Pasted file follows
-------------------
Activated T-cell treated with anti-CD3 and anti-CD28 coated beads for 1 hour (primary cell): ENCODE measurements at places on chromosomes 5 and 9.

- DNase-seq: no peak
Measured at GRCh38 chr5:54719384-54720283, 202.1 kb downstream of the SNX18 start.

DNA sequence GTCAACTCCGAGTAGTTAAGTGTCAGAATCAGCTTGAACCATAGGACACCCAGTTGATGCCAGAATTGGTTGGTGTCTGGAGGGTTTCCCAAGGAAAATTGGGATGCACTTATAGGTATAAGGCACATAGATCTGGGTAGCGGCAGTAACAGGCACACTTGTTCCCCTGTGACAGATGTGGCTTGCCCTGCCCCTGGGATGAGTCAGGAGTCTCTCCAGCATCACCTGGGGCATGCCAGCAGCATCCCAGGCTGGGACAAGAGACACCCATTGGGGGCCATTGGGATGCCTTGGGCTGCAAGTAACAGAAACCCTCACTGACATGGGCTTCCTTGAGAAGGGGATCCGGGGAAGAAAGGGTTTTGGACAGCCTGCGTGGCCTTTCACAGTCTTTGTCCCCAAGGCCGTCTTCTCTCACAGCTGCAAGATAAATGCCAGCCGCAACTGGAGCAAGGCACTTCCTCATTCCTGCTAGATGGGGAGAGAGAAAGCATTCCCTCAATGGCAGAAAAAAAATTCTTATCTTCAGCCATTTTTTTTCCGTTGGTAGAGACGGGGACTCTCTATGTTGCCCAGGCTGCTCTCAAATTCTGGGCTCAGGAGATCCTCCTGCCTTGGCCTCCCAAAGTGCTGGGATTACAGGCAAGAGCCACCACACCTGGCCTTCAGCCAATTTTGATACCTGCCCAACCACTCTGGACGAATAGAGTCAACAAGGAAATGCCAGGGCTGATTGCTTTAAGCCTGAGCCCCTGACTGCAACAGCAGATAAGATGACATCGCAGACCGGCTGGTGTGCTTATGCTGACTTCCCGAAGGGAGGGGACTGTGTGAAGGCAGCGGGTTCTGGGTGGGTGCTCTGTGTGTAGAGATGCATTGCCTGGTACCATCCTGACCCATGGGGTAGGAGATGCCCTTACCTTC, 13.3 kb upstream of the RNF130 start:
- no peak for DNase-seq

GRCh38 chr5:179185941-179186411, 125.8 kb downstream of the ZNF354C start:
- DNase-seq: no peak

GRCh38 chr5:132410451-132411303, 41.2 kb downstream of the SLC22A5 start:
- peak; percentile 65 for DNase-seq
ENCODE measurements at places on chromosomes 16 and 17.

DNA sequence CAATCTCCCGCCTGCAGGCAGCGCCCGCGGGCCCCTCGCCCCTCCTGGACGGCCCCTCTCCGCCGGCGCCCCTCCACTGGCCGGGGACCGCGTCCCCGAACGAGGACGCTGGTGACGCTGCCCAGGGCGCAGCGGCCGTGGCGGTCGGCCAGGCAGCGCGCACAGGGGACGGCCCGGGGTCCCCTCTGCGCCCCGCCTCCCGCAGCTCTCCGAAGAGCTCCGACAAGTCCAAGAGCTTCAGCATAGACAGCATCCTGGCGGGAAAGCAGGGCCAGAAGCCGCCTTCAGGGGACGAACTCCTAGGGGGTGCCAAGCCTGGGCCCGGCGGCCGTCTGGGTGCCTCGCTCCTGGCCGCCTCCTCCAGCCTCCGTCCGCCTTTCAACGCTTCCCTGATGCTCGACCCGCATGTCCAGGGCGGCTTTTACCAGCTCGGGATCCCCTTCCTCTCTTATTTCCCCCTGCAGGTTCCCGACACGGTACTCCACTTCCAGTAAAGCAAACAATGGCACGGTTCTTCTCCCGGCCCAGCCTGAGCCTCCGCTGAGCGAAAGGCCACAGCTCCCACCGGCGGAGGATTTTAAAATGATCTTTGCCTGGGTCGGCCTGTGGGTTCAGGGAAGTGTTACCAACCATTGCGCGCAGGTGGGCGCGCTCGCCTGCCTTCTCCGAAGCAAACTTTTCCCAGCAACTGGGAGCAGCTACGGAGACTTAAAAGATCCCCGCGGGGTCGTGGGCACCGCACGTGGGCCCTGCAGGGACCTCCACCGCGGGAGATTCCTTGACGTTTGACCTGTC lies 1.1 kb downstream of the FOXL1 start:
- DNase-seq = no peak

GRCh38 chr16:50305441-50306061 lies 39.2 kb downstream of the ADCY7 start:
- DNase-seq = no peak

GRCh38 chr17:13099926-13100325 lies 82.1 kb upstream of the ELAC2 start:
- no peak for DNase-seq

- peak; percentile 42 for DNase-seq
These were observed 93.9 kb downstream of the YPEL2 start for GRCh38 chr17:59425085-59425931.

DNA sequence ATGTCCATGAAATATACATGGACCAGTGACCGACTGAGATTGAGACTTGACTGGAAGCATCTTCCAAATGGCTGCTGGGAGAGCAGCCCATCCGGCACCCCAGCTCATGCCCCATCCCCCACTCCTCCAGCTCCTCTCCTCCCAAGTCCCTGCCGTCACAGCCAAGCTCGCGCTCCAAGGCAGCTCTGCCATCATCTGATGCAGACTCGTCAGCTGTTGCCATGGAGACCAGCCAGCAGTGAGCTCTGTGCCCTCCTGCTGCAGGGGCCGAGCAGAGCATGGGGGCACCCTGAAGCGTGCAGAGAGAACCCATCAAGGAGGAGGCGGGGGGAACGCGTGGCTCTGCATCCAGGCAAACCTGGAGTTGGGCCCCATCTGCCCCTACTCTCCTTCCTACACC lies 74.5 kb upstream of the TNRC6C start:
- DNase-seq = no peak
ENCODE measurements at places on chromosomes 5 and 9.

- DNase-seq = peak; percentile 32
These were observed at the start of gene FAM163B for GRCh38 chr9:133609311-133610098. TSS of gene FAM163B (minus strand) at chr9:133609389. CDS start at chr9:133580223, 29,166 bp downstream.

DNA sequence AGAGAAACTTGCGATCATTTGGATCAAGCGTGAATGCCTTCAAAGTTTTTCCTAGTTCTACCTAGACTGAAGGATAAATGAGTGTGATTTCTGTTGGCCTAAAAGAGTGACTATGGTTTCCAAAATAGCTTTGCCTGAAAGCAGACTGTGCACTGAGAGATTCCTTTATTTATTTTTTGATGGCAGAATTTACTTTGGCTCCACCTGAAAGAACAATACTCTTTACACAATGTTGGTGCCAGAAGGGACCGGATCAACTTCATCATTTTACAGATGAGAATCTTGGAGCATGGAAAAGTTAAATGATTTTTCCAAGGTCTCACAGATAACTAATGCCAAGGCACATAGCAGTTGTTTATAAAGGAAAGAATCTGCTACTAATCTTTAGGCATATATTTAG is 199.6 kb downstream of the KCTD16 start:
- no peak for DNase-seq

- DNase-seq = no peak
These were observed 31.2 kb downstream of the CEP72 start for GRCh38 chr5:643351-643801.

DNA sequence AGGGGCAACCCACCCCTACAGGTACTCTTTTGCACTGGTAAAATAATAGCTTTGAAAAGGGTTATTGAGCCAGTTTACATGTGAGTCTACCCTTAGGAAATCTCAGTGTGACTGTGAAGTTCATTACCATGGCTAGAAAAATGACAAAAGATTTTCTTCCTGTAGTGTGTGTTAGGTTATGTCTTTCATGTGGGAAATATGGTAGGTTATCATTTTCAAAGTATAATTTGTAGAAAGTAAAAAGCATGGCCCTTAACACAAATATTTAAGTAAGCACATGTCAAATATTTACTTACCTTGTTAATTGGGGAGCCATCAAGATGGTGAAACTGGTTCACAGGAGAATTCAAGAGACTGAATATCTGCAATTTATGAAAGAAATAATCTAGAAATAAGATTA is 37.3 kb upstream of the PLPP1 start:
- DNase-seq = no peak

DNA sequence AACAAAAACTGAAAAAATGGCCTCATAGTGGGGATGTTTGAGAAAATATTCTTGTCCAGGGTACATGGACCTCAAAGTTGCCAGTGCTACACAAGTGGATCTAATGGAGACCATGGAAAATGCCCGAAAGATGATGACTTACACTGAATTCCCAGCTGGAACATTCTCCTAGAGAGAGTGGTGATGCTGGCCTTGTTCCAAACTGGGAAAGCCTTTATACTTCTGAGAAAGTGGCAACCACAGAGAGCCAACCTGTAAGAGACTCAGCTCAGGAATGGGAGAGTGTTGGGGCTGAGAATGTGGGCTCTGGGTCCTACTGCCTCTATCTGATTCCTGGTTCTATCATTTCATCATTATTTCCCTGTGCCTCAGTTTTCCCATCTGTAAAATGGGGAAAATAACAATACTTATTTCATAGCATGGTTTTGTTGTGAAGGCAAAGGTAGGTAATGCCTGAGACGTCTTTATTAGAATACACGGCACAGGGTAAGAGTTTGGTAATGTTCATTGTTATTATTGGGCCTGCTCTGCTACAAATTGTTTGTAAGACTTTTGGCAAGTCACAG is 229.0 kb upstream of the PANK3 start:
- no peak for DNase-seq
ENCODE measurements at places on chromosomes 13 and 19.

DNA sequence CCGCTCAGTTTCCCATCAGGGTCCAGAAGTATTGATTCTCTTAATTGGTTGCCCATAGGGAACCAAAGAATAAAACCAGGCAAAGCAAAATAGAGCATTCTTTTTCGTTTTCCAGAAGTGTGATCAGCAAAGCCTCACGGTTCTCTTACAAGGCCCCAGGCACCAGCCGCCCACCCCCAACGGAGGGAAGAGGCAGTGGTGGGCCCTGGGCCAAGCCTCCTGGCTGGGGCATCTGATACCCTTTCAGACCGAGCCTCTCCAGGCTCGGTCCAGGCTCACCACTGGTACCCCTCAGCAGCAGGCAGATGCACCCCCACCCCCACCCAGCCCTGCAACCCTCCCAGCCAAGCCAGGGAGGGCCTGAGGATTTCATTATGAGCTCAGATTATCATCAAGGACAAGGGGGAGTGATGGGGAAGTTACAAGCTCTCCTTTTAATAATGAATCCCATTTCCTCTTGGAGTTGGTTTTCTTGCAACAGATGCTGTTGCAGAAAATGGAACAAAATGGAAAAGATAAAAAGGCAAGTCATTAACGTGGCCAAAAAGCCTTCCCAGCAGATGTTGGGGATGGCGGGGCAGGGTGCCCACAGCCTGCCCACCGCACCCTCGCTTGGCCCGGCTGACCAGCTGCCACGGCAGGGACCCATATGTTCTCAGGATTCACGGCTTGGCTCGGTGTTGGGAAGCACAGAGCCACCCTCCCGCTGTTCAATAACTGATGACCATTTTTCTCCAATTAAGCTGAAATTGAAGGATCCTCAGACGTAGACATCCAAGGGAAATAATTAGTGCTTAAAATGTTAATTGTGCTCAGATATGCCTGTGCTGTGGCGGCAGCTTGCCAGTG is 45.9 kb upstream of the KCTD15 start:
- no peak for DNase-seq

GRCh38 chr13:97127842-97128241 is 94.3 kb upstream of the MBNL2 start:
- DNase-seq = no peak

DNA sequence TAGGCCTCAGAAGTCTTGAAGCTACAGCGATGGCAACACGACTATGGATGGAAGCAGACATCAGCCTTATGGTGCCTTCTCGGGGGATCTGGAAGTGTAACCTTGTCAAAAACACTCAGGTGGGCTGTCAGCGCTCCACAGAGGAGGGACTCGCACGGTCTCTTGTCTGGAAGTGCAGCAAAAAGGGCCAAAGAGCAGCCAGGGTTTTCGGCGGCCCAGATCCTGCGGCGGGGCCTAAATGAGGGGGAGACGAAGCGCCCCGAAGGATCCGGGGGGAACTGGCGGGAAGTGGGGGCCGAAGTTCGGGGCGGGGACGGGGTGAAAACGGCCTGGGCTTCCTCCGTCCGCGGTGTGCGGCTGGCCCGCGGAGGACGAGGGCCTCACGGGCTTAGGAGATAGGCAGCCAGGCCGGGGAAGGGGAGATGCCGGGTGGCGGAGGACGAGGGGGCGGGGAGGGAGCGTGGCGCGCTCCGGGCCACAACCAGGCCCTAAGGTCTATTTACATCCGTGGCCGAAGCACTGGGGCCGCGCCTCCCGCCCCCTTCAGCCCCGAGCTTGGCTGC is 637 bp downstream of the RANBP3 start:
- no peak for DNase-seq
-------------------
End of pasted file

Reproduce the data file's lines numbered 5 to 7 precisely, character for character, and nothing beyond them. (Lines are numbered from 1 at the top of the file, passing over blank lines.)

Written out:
- no peak for DNase-seq

GRCh38 chr5:179185941-179186411, 125.8 kb downstream of the ZNF354C start:
- DNase-seq: no peak